Shake Your Backbone
Anna C gets down with the dinosaurs

THE BRUTE CHORUS- Could this be love?

I thought this was a cover of the Bob Marley classic, until I realised that I was getting confused with ‘Could you be loved?’ and ‘Is this love?’ Whoops. It couldn’t be farther from the jaunty reggae anthem anyway. The first single to be released from The Brute Chorus’ forthcoming second album, ‘How the caged bird sings’, was recorded in a freezing cold village hall for starters. And if that wasn’t enough of a contrast to laidback, tropical rasta, ‘Could this be love?’ is written following an apparently inspirational trip to a Lewisham A and E after the quartet’s drummer, Matt, was beaten up after a party, the story of a man racing towards his loved one in his mind, but actually leaving this world in his body. Very Patrick Swayze. The drummer survived, by the way, and his dominating drums throughout perfectly illustrate the dramatic life and death struggle, just over three minutes or so of tragic desperation, some dirty guitars and rock and roll vocals enough to enamour fans of new favourites, The Bookhouse Boys, and more seasoned rockabilly acts. Though, at times, The Brute Chorus possess a distinctly US garage-rock feel due to the classic simplicity of their songwriting, they nevertheless prove that there is life in the old British music scene yet. If not Jamaica’s.

Released 26th April, 2010.


BEING 747- Shake your Backbone

I reviewed Being 747’s ‘Health and safety’ some years ago now and was an instant fan of their eccentricity- quite impossible to define and too clever not to pay attention to. Always for those with a sense of the ridiculous, it is therefore no surprise that the Huddersfield trio have come up with another similarly weird science-based concept album in new release ‘Amoeba to zebra’. Inspired by Charles Darwin’s theory of evolution, ‘Shake your backbone’ is the first instalment from the band’s self-proclaimed “natural history musical”, at first appearing to set the scene rather well for those listeners delving into their kitsch art-pop for the first time.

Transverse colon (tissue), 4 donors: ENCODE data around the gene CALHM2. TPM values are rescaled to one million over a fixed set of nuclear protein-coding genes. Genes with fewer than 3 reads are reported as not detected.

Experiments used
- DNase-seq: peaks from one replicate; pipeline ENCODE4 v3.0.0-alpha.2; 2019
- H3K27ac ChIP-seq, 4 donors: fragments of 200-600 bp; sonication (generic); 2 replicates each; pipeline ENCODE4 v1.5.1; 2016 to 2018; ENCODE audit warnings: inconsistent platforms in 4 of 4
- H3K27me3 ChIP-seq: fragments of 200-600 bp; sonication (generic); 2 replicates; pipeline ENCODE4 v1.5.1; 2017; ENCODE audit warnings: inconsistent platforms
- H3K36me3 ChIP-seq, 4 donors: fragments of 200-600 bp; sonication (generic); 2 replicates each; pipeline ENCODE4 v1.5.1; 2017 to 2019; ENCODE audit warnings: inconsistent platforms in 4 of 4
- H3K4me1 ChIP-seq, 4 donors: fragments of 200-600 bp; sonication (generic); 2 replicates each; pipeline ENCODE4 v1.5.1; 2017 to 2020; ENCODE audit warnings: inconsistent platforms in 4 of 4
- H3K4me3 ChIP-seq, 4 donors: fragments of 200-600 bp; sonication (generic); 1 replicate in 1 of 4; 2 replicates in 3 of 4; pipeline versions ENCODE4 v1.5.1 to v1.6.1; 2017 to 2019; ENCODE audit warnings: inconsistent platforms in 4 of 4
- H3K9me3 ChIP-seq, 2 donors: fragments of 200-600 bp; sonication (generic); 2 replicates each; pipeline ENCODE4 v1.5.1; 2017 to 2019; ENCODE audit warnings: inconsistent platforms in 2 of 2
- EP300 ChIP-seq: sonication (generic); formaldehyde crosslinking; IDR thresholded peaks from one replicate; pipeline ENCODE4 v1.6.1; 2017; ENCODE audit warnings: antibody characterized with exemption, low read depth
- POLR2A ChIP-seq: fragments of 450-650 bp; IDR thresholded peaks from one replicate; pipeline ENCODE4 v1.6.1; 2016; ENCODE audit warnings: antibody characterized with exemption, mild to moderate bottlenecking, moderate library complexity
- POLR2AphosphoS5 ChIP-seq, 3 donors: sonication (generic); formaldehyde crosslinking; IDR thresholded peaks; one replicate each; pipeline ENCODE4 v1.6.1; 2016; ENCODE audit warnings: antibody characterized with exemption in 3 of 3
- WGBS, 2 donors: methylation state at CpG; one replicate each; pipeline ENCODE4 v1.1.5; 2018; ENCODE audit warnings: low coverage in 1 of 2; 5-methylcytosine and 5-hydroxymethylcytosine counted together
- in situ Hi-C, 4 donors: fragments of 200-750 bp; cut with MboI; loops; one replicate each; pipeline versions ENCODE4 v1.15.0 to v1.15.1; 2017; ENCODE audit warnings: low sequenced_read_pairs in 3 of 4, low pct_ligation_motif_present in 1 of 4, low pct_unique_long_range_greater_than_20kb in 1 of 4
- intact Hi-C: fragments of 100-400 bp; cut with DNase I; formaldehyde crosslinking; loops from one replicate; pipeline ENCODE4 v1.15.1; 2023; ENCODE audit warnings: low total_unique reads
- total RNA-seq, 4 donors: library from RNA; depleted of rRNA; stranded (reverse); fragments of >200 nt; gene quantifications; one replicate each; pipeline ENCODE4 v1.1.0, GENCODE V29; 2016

However, alongside B-side, ‘Reigning Reptiles’, it is clear that the group have moved further away from the music part of their music/science experiment since I heard them last, playing on the cabaret element of their previous offering with a ferocity only matched by the dinosaurs they seemingly champion. Sounding not unlike Boris Pickett’s ‘Monster Mash’, ‘Shake your backbone’ is more annoying than catchy and, whilst a lot of fun may be had from encouraging us to shake our bottoms, the song’s dumbed-down sentiments are backed with a tune so childish as to completely detract from the amusing, educational lyrics and punchy new-wave pop. “Everybody’s got that bone/ A tiny tail to thrash from side to side” they gleefully sing – the playful nature found here might explain why Being 747 have had praise from schools up and down the country; it also explains why, musically, they are failing to appeal to the masses. Still, if you are travelling to the Edinburgh Fringe this summer, perhaps this will make more sense with the accompanying visual stage-show. Or if you are under twelve.

Released 29th March, 2010

Anna C